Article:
Julia McCord Chavez, Ph.D., J.D.

Photo of Julia McCord Chavez

Associate Dean, College of Arts and Sciences

Professor, English

“My own experience of life, my biography, my feelings, my self as a person, affect my reading. The writer puts out half of the book, but then I read the book in my own unique manner. This is why reading is so interesting; we as readers don’t have passive roles, but very active ones. We must integrate into the text our own experiences of life and our own feelings. While reading a book, we are constantly applying our own knowledge.” (Isabel Allende, from “Reading the History of the World”)

Areas of Expertise

  • British and Anglophone literature
  • Victorian print culture
  • Law and literature
  • Women’s literature and gender studies
  • Popular culture
  • Composition studies


Ph.D., University of Wisconsin-Madison
M.A., University of Wisconsin-Madison
J.D., Indiana University School of Law-Bloomington
B.A., DePauw University


Chavez's wide-ranging interests have grown out of her diverse education and training. A native Midwesterner, she received her B.A. from DePauw University in Greencastle, Indiana, with a major in English and minors in art history and anthropology. A deep commitment to social justice next led her to earn a J.D. from Indiana University School of Law-Bloomington. After working in the legal publishing field for several years, Chavez returned to her original passion — English literature — at the University of Wisconsin-Madison, where she received her M.A. and Ph.D. in Literary Studies with a major concentration in nineteenth-century British literature and a minor concentration in art history and material culture. Her doctoral work examined Victorian fiction that was serialized (and thus released in installments over time) and the relationship between partial publication and reading practices that promote critical consciousness, especially for female readers.

Interdisciplinarity is a hallmark of Chavez's classroom. Her teaching of composition and literature seeks to bring texts to life for students through historical, cultural, and aesthetic contexts. Social justice remains a focus for Chavez, as well, whether she is teaching a first-year college writing course on globalization, an upper-division course on the Romantics or Victorians, a dedicated author course on Charles Dickens, or a survey of women writers, from Mary Wollstonecraft to Margaret Atwood.

During her time at Saint Martin's University, Chavez has also served as the faculty advisor to the Benedictine Scholars program and as Director of the Center for Scholarship and Teaching. She currently serves as Associate Dean of the College of Arts and Sciences.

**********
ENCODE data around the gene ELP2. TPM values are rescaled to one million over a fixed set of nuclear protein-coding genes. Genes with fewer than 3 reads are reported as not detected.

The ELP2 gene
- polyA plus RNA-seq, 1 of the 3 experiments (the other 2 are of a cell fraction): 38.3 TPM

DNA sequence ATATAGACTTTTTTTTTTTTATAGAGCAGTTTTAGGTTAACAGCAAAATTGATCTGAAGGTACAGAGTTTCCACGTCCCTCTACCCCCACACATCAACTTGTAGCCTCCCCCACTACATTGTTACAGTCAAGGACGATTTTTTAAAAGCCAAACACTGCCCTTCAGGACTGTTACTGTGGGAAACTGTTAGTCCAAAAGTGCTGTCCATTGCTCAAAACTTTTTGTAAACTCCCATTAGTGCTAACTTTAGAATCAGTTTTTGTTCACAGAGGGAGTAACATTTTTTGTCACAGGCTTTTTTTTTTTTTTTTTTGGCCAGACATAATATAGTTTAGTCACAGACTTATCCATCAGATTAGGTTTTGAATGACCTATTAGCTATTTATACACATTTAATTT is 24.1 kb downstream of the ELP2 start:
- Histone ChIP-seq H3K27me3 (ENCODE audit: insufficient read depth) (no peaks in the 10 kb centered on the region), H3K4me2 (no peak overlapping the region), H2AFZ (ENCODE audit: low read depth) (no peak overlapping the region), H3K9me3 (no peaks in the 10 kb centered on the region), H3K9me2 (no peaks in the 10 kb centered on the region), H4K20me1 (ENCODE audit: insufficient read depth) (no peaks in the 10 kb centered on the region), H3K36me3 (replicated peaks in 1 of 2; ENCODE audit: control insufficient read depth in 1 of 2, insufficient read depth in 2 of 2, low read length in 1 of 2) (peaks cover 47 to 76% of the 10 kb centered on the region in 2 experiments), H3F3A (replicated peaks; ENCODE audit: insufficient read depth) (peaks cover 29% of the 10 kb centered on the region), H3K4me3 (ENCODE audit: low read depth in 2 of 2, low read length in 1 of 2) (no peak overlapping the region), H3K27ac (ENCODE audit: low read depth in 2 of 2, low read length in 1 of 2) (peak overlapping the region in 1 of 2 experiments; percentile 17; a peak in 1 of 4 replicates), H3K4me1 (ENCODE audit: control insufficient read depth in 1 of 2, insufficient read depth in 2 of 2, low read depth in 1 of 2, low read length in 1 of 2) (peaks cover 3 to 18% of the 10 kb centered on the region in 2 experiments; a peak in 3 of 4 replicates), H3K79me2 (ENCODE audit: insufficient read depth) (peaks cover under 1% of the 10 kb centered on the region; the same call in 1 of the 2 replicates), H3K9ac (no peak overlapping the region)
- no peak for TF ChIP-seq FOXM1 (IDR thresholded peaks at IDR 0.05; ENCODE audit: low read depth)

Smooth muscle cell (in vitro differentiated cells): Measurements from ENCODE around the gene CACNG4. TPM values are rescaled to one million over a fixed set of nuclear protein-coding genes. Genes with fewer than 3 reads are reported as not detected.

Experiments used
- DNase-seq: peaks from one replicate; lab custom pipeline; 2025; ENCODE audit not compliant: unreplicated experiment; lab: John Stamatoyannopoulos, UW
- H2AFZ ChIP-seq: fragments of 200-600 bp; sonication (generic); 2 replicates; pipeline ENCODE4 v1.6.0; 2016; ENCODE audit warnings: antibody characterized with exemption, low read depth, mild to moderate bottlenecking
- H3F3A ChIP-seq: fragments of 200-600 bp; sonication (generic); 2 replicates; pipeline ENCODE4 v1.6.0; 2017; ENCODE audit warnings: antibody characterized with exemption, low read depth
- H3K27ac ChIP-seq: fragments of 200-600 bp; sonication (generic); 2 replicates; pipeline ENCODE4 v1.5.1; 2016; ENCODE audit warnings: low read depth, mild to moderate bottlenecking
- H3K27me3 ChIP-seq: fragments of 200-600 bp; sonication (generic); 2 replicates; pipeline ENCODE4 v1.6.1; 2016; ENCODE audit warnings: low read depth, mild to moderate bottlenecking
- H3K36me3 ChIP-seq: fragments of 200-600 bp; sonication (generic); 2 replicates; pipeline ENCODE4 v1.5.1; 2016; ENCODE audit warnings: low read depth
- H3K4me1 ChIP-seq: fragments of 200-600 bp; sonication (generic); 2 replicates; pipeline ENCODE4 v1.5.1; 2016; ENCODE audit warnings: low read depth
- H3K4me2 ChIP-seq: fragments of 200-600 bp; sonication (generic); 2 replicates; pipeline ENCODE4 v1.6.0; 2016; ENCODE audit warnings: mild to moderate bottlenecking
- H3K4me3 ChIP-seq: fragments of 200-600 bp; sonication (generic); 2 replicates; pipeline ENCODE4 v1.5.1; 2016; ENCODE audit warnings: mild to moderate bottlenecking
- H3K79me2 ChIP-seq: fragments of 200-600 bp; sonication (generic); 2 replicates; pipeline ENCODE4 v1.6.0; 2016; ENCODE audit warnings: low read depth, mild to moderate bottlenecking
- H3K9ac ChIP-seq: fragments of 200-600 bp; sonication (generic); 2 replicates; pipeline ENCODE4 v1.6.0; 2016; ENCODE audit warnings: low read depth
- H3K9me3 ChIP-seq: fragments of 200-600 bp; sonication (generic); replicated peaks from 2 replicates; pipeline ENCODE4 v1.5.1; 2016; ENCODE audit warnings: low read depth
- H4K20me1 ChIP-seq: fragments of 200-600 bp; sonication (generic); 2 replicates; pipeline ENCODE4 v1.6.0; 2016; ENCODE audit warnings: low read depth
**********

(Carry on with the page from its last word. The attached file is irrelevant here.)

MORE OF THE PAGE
When Chavez is not teaching or writing, she enjoys hiking, gardening, travelling, and volunteering. She is on the leadership team for Our Common Home Farms, a community agriculture project that grows nutritious food for donation using sustainable and environmentally friendly techniques.

Select publications

Chavez likes to remain active and connected in the scholarly community, and continues to focus her research within the mid-Victorian period. Currently, she is completing a Literary Companion to the Major Works of Charles Dickens (forthcoming from McFarland). Other publications include:

  • “‘But Women Feel Just as Men Do’: Gender Rights in Nineteenth-Century World Literature.” Wiley-Blackwell Companion to World Literature. Edited by Ken Seigneurie. Vol. 4. Wiley-Blackwell, forthcoming January 2020.
  • “Teaching Dickens by the Numbers: A Case Study of The Mystery of Edwin Drood.” Co-written with Robert Hauhart.  In Victorian Literature in the 21stCentury: A Guide to Pedagogy. Edited by Jen Cadwallader and Larry Mazzeno. Palgrave Macmillan, 2017.
  • “Serialization and Victorian Literature,” co-written with Susan David Bernstein. Oxford Research Encyclopedia of Literature. Oxford UP, Fall 2017. http://literature.oxfordre.com/view/10.1093/acrefore/9780190201098.001.0001/acrefore9780190201098-e-254
  • “Julia Kavanagh, English Women of Letters, and Public Opinion.” Nineteenth Century Prose 43.1/2 (Spring/Fall 2016): 171-192.
  • “Gaskell’s Other Wives and Daughters: Reimagining the Gothic and Anticipating the Sensational in ‘Lois the Witch’ and ‘The Grey Woman’.” Gaskell Journal 29 (2015): 59-78.  
  • “Law and Gender in Nineteenth-Century England.”  Guest editor and co-author of “Introduction” (with Katherine Gilbert).  Special Issue of Nineteenth-Century Gender Studies 8.2 (Summer 2012).  
  • "The Return of the Native as Transatlantic Sensation; or Hardy Sensationalized." In Transatlantic Sensations, edited by John Barton and Jennifer Phegley. Ashgate, 2012. 239-56.
  • "Charles Dickens and Authentic Happiness: Theorizing the Good Life in a Materialistic World," Victorians Institute Journal-Digital Annex (January 2012).
  • "The Gothic Heart of Victorian Serial Fiction," SEL: Studies in English Literature 50.4 (Autumn 2010): 791-810.